In a way he is right, in many essays I tend to be sympathetic towards a Keynesian / interventionist viewpoint. When teaching A Level economics we discuss different models of the economy. In particular we show the Keyensian vs Monetarist view of the Long Run Aggregate Supply. This is very simplified view
Keynesian view of Long Run Aggregate Supply
The Keynesian view is that output can be below full capacity for a long time. In a recession, labour markets don't clear and we are left with demand deficient unemployment. Keynes' general theory of money was written in the 1930s, when there was ample evidence of the failing of the free market to achieve full employment. Faced with this mass unemployment, Keynes advocated government intervention (higher government spending) to stimulate a depressed economy.
Monetarist View of Long Run Aggregate Supply
The monetarist view is a development of the classical theory. To simplify the model, Monetarists believe the Long Run Aggregate Supply Curve is inelastic. If AD rises faster than long run aggregate supply, there may be a temporary rise in real output, but, in the long run, output will return to the previous level of Real GDP. The impact of this theory is that government attempts to influence Real GDP through fiscal policy are at best ineffectual. This is because Expansionary fiscal policy only causes inflation. Classical economists argue that the economy will return to full employment, presuming that obstacles to the free working of markets are removed. inflationary pressures.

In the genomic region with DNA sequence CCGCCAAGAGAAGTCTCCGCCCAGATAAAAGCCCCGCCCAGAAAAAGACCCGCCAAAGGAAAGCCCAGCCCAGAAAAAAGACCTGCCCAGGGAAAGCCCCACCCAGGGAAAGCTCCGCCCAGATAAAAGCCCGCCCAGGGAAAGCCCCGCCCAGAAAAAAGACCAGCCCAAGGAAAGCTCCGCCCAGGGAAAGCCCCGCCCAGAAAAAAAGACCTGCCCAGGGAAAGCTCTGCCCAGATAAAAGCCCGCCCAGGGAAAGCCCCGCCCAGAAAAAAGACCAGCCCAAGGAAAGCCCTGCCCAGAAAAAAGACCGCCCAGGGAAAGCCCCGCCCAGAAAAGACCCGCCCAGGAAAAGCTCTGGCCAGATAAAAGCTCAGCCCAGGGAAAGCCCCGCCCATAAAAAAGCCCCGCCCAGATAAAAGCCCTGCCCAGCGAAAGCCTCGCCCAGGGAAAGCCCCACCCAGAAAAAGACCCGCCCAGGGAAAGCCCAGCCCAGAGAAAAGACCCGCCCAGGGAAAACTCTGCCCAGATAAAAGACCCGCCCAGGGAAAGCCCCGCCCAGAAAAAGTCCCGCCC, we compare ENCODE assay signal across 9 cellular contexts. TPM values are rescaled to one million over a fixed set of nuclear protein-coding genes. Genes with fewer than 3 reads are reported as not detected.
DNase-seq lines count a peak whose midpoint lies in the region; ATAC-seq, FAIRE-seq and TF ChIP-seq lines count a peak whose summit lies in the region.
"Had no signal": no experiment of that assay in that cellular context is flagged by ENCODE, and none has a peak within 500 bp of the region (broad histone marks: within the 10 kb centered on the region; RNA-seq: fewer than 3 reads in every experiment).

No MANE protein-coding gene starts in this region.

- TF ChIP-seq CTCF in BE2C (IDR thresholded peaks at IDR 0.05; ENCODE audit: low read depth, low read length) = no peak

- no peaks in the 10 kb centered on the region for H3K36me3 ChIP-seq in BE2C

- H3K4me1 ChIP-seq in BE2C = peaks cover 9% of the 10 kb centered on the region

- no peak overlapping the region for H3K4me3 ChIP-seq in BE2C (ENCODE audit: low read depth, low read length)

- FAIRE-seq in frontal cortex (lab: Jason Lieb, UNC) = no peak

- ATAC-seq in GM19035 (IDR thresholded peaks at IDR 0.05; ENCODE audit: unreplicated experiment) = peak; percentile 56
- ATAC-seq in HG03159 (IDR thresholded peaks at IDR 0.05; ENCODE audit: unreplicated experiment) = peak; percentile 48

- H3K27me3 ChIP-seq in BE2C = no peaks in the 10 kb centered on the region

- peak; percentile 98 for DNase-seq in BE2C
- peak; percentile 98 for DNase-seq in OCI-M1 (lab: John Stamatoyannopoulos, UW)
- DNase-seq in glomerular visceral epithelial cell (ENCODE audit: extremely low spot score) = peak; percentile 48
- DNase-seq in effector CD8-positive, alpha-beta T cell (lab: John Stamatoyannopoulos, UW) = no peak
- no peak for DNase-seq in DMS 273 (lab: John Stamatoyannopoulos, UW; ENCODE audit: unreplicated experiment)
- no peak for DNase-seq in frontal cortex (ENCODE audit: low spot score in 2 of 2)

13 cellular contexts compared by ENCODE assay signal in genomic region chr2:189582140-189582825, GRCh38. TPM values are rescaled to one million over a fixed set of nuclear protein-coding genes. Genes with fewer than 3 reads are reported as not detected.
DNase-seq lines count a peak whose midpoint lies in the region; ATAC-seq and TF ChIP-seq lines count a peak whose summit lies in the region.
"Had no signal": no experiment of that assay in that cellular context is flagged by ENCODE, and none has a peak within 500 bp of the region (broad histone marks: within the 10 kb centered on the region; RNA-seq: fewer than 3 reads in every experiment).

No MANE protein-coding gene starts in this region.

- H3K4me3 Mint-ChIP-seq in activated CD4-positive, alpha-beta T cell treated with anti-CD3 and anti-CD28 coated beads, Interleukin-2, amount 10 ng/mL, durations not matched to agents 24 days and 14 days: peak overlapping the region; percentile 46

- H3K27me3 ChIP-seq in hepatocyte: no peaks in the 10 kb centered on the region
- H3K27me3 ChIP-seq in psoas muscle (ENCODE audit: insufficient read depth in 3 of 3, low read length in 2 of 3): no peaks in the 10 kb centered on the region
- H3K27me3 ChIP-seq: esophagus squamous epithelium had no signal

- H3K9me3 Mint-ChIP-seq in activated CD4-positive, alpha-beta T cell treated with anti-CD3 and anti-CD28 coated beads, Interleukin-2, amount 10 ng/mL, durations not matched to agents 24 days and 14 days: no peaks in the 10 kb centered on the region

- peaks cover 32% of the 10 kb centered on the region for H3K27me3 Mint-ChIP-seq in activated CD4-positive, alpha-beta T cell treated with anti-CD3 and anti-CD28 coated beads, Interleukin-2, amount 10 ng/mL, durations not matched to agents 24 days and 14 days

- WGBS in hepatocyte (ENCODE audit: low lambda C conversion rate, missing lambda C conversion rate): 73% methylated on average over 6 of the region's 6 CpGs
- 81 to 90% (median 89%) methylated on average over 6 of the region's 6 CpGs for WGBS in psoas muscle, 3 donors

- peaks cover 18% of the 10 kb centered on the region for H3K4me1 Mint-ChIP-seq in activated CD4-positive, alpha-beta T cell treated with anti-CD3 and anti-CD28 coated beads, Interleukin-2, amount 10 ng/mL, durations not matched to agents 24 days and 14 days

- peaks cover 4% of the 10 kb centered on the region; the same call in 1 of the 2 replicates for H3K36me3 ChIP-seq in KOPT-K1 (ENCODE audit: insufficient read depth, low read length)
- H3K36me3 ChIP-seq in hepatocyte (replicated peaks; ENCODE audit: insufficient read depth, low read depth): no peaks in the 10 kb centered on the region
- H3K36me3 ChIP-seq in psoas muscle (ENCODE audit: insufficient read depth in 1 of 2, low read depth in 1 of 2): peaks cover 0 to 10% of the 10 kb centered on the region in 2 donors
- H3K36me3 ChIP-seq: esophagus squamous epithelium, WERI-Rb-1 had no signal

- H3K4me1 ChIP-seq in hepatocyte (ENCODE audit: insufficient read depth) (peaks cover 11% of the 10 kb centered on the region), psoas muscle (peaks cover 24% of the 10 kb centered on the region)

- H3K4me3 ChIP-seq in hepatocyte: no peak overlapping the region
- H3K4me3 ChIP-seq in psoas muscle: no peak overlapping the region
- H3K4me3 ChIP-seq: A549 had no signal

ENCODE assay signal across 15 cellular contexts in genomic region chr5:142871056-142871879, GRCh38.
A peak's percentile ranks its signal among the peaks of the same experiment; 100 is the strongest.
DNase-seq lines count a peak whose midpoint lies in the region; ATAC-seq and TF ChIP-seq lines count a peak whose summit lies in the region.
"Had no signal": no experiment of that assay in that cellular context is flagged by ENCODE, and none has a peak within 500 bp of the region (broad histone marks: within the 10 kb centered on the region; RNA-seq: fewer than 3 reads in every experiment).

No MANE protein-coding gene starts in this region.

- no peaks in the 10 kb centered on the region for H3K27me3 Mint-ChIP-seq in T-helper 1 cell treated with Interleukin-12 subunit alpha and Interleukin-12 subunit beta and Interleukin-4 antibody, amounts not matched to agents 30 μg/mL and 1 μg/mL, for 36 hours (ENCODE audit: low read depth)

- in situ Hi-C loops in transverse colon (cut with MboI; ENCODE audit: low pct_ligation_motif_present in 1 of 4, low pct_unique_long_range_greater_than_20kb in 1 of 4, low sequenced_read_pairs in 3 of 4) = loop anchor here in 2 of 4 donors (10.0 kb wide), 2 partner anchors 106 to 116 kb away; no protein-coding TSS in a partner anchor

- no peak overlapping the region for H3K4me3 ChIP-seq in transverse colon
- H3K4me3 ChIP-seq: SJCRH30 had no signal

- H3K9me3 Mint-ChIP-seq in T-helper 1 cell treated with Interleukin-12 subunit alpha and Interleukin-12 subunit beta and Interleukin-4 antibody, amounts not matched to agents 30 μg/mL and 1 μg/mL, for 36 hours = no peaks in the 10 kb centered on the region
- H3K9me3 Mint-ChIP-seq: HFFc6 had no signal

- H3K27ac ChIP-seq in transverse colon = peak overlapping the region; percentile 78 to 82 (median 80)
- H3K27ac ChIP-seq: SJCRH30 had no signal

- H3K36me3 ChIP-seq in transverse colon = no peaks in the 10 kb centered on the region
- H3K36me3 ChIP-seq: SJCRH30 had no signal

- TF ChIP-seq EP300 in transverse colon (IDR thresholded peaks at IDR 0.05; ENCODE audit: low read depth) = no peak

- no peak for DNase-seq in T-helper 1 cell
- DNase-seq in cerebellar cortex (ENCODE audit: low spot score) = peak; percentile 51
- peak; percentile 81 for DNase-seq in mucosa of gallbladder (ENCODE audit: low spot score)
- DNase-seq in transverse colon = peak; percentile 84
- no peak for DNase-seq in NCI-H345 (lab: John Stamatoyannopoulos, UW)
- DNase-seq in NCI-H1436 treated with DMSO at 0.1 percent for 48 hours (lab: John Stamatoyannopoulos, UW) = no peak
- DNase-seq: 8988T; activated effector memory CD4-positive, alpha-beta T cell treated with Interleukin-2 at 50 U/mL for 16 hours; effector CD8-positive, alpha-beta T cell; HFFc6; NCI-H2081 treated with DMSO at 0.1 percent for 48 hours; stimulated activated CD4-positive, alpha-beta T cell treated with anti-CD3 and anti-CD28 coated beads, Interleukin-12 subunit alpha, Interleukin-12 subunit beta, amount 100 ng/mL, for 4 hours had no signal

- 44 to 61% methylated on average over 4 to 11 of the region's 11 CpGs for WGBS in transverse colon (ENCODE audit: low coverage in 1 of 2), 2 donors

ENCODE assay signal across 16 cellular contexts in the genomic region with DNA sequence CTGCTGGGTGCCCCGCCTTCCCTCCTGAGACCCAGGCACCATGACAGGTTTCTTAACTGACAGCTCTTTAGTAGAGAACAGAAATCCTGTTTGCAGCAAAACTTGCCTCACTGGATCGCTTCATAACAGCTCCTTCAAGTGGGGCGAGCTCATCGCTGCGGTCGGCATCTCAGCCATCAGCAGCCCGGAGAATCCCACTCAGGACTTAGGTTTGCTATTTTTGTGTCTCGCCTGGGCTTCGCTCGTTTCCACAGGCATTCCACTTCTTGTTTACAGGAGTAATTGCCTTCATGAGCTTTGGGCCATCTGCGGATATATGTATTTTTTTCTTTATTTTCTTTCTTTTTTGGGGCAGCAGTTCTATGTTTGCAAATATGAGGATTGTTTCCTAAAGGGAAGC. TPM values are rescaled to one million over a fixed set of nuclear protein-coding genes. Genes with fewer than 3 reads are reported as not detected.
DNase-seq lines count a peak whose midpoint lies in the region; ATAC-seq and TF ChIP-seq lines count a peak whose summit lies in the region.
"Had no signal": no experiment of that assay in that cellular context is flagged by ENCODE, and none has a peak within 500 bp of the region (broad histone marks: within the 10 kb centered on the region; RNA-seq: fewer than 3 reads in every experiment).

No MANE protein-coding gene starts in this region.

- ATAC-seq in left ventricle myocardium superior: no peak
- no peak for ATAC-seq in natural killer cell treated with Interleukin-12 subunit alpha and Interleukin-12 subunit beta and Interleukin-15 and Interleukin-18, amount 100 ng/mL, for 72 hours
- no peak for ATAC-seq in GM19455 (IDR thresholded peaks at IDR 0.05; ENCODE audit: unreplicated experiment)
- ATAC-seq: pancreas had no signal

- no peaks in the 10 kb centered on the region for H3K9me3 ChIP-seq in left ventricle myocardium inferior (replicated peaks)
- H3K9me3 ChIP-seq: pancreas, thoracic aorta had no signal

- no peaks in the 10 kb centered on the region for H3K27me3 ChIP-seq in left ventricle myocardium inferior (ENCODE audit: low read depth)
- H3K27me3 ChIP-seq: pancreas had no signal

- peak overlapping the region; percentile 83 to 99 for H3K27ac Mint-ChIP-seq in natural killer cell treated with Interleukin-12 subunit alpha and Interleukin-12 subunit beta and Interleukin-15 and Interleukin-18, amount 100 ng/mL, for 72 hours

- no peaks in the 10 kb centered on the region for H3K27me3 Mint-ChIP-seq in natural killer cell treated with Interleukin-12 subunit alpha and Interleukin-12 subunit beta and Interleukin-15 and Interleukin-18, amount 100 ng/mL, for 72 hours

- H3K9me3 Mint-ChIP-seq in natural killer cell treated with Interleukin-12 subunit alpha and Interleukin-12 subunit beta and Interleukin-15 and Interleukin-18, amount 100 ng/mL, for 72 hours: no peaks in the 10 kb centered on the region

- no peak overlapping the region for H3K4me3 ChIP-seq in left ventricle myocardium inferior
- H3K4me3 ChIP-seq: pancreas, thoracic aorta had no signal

Sometimes when teaching a student will ask me - Are you a Keynesian Sir?
I am reluctant to say yes, because I feel that a good economist should not be tied to a particular ideological viewpoint. A good economist should always be flexible, ready to criticise his own belief's if evidence points in other directions.
However, broadly speaking, I do believe that governments or Central Banks should attempt to stabilise the economy through monetary and fiscal policy. They should not aim to avoid every cyclical fluctuation. But, intelligent monetary and fiscal policy can avoid the worst excesses of boom and bust. In a recession, fiscal policy can play a role in shortening the duration and intensity of the recession.